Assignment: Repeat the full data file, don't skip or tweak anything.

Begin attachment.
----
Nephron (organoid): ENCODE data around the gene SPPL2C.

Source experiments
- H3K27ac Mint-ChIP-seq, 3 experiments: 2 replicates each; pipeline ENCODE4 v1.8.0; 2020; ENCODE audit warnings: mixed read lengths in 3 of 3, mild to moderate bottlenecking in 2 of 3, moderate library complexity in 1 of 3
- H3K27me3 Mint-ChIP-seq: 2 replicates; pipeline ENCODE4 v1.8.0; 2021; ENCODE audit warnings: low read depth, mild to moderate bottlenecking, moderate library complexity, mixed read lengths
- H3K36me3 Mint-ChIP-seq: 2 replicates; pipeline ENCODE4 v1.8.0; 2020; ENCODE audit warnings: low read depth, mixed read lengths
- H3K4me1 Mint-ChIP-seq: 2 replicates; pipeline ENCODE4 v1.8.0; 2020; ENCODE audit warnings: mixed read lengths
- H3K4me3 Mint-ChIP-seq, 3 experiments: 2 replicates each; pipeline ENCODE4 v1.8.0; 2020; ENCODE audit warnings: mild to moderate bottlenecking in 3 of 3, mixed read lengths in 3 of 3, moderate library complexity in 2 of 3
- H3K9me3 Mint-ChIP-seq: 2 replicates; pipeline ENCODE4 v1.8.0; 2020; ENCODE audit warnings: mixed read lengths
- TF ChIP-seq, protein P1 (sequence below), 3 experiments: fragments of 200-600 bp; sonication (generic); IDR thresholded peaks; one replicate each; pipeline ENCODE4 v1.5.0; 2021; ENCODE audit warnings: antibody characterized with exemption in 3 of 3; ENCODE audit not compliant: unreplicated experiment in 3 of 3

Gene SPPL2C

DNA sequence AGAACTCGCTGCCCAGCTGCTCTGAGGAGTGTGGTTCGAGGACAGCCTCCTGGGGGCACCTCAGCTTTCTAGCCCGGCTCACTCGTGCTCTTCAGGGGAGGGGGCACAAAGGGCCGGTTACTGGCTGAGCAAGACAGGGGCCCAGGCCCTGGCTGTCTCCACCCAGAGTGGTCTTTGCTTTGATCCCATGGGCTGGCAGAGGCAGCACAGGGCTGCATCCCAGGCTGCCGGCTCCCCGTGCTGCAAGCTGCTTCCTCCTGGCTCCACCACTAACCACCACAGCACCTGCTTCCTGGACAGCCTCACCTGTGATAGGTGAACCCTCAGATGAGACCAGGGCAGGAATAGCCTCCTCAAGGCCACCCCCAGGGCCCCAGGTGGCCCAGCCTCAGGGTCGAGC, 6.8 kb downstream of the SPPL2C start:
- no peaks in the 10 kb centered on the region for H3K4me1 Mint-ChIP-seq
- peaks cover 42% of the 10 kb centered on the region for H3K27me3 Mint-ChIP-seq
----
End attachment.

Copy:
Nephron (organoid): ENCODE data around the gene SPPL2C.

Source experiments
- H3K27ac Mint-ChIP-seq, 3 experiments: 2 replicates each; pipeline ENCODE4 v1.8.0; 2020; ENCODE audit warnings: mixed read lengths in 3 of 3, mild to moderate bottlenecking in 2 of 3, moderate library complexity in 1 of 3
- H3K27me3 Mint-ChIP-seq: 2 replicates; pipeline ENCODE4 v1.8.0; 2021; ENCODE audit warnings: low read depth, mild to moderate bottlenecking, moderate library complexity, mixed read lengths
- H3K36me3 Mint-ChIP-seq: 2 replicates; pipeline ENCODE4 v1.8.0; 2020; ENCODE audit warnings: low read depth, mixed read lengths
- H3K4me1 Mint-ChIP-seq: 2 replicates; pipeline ENCODE4 v1.8.0; 2020; ENCODE audit warnings: mixed read lengths
- H3K4me3 Mint-ChIP-seq, 3 experiments: 2 replicates each; pipeline ENCODE4 v1.8.0; 2020; ENCODE audit warnings: mild to moderate bottlenecking in 3 of 3, mixed read lengths in 3 of 3, moderate library complexity in 2 of 3
- H3K9me3 Mint-ChIP-seq: 2 replicates; pipeline ENCODE4 v1.8.0; 2020; ENCODE audit warnings: mixed read lengths
- TF ChIP-seq, protein P1 (sequence below), 3 experiments: fragments of 200-600 bp; sonication (generic); IDR thresholded peaks; one replicate each; pipeline ENCODE4 v1.5.0; 2021; ENCODE audit warnings: antibody characterized with exemption in 3 of 3; ENCODE audit not compliant: unreplicated experiment in 3 of 3

Gene SPPL2C

DNA sequence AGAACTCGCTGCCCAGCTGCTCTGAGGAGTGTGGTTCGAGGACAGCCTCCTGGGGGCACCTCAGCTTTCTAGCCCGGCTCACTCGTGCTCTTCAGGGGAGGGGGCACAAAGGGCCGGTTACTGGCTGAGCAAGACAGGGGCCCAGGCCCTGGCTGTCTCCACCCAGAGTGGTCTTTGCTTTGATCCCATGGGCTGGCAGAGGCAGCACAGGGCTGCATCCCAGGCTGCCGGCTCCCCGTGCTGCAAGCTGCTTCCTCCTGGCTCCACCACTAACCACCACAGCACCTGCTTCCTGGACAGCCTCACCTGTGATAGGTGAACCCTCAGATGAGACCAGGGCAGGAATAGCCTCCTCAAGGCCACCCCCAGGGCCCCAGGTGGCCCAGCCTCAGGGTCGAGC, 6.8 kb downstream of the SPPL2C start:
- no peaks in the 10 kb centered on the region for H3K4me1 Mint-ChIP-seq
- peaks cover 42% of the 10 kb centered on the region for H3K27me3 Mint-ChIP-seq